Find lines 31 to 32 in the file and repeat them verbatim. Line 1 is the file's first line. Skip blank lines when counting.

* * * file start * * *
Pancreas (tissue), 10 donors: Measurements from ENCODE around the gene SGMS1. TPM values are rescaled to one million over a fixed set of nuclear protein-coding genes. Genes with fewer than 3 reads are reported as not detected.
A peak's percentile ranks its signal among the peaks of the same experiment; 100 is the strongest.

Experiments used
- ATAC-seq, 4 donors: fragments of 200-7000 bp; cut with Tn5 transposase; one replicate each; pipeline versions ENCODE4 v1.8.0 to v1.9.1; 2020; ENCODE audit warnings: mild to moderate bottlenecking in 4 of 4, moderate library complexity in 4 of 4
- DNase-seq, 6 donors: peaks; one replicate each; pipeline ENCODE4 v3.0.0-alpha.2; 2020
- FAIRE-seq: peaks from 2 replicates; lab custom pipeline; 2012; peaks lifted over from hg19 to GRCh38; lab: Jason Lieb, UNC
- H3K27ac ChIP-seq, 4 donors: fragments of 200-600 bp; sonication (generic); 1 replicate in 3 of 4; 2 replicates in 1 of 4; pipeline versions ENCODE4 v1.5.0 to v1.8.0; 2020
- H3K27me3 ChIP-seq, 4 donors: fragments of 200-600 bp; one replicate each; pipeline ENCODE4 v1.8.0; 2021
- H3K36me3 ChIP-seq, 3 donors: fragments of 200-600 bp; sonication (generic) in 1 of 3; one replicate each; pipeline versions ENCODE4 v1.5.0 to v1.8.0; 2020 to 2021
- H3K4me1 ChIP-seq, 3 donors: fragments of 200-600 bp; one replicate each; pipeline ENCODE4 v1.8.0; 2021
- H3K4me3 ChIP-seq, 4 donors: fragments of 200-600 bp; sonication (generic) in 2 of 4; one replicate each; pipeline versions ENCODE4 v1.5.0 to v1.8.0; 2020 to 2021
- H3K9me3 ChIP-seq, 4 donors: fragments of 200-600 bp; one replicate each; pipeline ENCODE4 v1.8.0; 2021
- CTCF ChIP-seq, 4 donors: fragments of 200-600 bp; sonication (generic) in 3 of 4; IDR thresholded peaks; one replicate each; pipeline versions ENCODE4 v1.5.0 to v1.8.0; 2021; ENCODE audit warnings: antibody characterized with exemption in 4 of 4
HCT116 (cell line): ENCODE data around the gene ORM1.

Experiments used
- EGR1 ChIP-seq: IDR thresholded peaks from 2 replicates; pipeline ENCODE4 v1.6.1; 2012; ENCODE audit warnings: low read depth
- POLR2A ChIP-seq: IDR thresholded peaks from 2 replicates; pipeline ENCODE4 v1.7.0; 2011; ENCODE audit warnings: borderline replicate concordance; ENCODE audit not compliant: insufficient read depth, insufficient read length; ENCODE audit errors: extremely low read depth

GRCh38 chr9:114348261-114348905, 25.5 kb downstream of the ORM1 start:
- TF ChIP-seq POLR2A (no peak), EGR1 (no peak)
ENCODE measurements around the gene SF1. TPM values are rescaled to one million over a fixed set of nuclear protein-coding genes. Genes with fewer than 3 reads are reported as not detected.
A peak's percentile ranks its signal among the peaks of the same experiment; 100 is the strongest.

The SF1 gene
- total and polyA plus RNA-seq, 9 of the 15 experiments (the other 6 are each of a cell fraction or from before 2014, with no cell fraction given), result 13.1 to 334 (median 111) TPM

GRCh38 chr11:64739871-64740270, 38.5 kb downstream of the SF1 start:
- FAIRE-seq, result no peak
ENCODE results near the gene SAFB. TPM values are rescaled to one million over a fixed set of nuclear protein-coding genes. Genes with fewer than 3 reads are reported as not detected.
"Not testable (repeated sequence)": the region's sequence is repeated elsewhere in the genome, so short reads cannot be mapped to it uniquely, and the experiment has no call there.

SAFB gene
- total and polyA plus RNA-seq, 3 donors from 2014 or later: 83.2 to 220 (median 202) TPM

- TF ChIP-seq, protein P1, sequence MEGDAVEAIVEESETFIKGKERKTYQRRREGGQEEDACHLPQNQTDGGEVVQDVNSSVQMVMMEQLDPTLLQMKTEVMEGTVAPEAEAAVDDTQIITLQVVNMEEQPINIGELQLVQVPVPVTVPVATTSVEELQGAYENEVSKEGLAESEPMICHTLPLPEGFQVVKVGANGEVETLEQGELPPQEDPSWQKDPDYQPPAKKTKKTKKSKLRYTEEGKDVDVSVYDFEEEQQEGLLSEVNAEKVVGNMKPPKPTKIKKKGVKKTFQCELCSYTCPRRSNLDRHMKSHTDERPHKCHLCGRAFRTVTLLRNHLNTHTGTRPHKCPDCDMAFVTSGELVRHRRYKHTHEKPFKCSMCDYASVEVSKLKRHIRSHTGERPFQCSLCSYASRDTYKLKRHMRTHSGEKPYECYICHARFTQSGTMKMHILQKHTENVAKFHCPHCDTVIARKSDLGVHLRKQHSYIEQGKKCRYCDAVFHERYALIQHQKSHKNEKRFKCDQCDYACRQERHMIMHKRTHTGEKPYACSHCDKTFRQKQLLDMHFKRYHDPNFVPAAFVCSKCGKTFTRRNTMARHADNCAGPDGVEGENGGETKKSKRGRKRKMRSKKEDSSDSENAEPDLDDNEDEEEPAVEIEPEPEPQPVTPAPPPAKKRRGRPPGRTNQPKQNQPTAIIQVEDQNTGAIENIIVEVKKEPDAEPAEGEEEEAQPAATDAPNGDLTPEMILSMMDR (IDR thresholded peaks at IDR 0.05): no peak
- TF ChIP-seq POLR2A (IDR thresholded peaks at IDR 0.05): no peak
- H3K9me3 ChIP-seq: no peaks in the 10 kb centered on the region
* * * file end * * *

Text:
- TF ChIP-seq POLR2A (IDR thresholded peaks at IDR 0.05): no peak
- H3K9me3 ChIP-seq: no peaks in the 10 kb centered on the region